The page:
Keep busy in the face of discouragement
-Susa Young Gates
I couldn’t resist writing a little about Susa Young Gates. Susa was the 41st child born to Brigham Young, daughter to Lucy Bigelow Young. She was mother to thirteen children, only four of whom lived to adulthood. She was a gifted stenographer, writer, poet, and composer. With her second husband she served a mission in the Sandwich Islands. She was also active in the women’s movement. Susa served on the General Relief Society and General Young Women’s boards. Susa was editor of the Young Women’s Journal. She created manuals for geneology and personally catalogued over 1600 family names while she headed up the Church Geneology Department. She wrote fiction, short stories, novels, and biographies (audio recording, Poets of the Restoration). And seriously, that is not all, there’s more, but I wanted to keep this post brief.
In her own words she says, “I was jokingly referred to by one of the Church authorities as the Thirteenth Apostle. He told me that if he could just put breeches on me, he would put me in the quorum.” She was the only woman of her time to have an office at the church office building. Susa’s influence truly was and is far reaching. After doing a little research on her I found myself asking, “what did she not do?” I found the telling of her birth amusing and thought it would be fun to share it here:
The story of Susa’s birth was told several times, each time differently. Aunt Zina was midwife on March 18, 1856, the year of the Mormon Reformation. The authorized version is that when Zina informed Lucy that the baby was a girl, Lucy exclaimed “with great force, if not elegance, ‘Shucks!’ ‘No,’ said Zina, it isn’t all shucks, it’s wheat, and full weight too!” With this story Susa wrote elsewhere, “you have a thumbnail sketch of my life ever since. Someone always either inside of me or outside of me , is usually saying ‘shucks’ after my hurried entrance most anywhere. And I am usually trying to convince my other self and the rest of the folks that ‘it’s all wheat and full weight at that.’ Sometimes I don’t care and let it go at ‘shucks.’ (Sister Saints, Burgess-Olsen, 64)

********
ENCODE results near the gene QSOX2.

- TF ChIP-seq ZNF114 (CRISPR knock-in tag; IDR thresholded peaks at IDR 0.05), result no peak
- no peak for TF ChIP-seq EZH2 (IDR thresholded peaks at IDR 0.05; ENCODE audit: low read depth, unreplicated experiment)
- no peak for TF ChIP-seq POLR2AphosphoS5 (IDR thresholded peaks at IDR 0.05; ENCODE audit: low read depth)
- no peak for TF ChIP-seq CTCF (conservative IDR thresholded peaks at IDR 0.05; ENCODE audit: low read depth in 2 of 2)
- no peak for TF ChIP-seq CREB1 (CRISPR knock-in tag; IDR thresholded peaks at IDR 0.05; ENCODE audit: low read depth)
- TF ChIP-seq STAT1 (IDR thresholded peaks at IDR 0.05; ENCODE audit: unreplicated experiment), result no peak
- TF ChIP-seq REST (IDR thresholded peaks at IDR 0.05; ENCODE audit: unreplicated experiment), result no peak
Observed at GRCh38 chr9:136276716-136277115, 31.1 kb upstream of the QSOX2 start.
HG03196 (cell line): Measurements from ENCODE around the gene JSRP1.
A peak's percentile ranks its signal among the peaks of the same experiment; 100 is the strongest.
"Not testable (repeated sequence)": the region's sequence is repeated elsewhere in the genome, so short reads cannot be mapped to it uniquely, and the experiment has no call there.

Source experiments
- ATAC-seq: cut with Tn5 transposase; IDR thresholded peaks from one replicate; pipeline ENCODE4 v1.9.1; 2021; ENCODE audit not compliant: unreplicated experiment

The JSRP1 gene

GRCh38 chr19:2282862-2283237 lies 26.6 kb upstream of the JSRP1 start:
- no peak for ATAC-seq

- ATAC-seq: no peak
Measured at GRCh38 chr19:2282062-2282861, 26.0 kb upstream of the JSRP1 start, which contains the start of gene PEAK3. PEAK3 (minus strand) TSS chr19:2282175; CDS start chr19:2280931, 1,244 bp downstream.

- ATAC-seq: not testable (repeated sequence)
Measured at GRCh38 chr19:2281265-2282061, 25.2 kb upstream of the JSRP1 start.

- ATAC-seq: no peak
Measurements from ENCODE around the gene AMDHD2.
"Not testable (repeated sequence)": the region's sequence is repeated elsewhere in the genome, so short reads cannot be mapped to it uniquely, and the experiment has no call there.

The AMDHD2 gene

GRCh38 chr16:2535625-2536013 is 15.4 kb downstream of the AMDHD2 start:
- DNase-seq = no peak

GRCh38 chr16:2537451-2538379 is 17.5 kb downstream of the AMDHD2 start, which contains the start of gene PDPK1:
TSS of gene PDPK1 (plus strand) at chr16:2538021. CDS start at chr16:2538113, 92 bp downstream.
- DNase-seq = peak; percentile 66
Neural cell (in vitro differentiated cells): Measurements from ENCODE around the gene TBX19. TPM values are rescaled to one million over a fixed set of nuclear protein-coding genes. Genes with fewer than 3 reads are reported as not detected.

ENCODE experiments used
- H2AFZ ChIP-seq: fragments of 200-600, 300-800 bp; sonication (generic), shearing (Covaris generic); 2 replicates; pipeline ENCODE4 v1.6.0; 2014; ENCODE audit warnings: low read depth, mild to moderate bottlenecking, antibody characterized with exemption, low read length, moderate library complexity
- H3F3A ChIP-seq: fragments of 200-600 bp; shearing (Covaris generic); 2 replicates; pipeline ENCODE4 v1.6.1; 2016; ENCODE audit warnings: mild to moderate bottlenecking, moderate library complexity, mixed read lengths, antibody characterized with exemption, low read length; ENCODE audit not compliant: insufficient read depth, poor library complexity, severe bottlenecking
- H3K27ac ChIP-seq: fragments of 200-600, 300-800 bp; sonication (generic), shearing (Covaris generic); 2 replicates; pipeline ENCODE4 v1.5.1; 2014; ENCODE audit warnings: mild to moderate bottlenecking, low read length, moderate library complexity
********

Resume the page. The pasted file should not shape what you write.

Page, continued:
It is said that she was a gifted speaker. In fact Spencer W. Kimball was inspired by her words as young man,
My greatest adventure, however, was the reading of the HolyBible. From infancy I had enjoyed the simplified and illustrated Bible stories, but the original Bible seemed so interminable in length, so difficult to understand, that I avoided it until a challenge came to me from Sister Susa Young Gates. She was the speaker at the MIA meeting of stake conference and gave a discourse on the value of reading the Bible. In conclusion she asked for a showing of hands of all who had read it through. The hands that were raised out of that large congregation were so few and so timid! Some of them tried to explain by saying, “We haven’t read it through but we have studied many parts of it.”
I was shocked into an unalterable determination to read that great book. As soon as I reached home after the meeting I began with the first verse of Genesis and continued faithfully every day. Most of the reading was done in my attic bedroom that I occupied alone. I burned considerable midnight oil and read long hours when I was thought to be asleep.
Approximately a year later I reached the last verses in Revelation:
“He which testifieth these things saith, Surely I come quickly. Amen. Even so, come, Lord Jesus.
“The grace of our Lord Jesus Christ be with you all. Amen.”
What a satisfaction it was to me to realize I had read the Bible through from beginning to end! What exultation of spirit! And what joy in the overall picture I had received of its contents!
For more than half of a century now I have continued to be grateful to Sister Gates for the inspiration that provoked me to read the Holy Bible my first time (Friend, November 1978).
I would have to say that Susa Young Gates was ‘all wheat and full weight at that!’ She is an inspiring woman and I think what touches me most is knowing that she didn’t let herself be weighed down by the hard things in life. She lived her mantra, ““keep busy in the face of discouragement.”